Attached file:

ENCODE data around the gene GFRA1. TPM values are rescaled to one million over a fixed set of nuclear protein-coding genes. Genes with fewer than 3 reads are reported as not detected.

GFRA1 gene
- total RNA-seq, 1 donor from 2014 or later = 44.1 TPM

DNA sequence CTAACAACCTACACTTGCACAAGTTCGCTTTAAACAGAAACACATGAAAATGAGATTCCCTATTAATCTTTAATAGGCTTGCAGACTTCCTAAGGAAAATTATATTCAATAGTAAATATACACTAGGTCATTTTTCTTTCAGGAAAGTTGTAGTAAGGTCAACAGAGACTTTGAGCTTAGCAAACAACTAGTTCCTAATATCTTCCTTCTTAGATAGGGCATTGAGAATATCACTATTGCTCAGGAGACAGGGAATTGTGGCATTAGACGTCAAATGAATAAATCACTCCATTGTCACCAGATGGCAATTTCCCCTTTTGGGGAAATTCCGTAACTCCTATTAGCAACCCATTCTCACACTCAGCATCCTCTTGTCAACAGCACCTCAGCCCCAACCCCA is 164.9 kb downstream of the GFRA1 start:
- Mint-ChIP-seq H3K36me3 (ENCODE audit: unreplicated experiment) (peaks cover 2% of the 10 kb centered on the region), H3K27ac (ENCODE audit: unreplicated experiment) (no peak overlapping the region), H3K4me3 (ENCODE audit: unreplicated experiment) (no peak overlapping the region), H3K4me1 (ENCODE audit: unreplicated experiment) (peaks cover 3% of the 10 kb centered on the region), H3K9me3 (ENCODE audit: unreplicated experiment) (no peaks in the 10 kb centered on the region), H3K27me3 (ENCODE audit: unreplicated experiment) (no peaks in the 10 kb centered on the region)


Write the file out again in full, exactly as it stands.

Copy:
ENCODE data around the gene GFRA1. TPM values are rescaled to one million over a fixed set of nuclear protein-coding genes. Genes with fewer than 3 reads are reported as not detected.

GFRA1 gene
- total RNA-seq, 1 donor from 2014 or later = 44.1 TPM

DNA sequence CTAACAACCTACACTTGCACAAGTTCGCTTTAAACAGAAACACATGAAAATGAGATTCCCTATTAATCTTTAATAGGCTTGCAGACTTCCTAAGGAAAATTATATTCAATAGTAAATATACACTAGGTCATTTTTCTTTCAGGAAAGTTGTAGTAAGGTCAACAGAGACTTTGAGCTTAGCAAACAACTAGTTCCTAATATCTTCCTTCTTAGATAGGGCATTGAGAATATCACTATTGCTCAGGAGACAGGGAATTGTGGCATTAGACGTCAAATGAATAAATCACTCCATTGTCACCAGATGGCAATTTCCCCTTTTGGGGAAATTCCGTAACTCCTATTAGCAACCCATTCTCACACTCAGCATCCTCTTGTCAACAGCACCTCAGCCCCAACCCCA is 164.9 kb downstream of the GFRA1 start:
- Mint-ChIP-seq H3K36me3 (ENCODE audit: unreplicated experiment) (peaks cover 2% of the 10 kb centered on the region), H3K27ac (ENCODE audit: unreplicated experiment) (no peak overlapping the region), H3K4me3 (ENCODE audit: unreplicated experiment) (no peak overlapping the region), H3K4me1 (ENCODE audit: unreplicated experiment) (peaks cover 3% of the 10 kb centered on the region), H3K9me3 (ENCODE audit: unreplicated experiment) (no peaks in the 10 kb centered on the region), H3K27me3 (ENCODE audit: unreplicated experiment) (no peaks in the 10 kb centered on the region)